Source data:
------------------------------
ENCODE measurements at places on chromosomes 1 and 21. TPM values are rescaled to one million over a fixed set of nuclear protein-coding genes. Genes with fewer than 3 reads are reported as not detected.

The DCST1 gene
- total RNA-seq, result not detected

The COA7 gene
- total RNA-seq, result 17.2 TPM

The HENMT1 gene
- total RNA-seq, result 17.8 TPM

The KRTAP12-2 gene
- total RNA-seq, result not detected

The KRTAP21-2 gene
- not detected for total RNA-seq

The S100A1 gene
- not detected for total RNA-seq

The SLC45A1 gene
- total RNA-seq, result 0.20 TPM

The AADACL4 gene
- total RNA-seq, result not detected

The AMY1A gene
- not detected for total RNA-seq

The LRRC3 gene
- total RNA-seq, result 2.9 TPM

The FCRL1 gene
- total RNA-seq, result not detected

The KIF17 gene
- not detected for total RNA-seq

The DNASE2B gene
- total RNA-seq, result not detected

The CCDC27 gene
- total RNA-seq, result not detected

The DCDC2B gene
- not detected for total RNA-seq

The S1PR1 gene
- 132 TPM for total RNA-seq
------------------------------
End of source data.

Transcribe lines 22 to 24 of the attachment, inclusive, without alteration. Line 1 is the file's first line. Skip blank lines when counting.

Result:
The FCRL1 gene
- total RNA-seq, result not detected

The KIF17 gene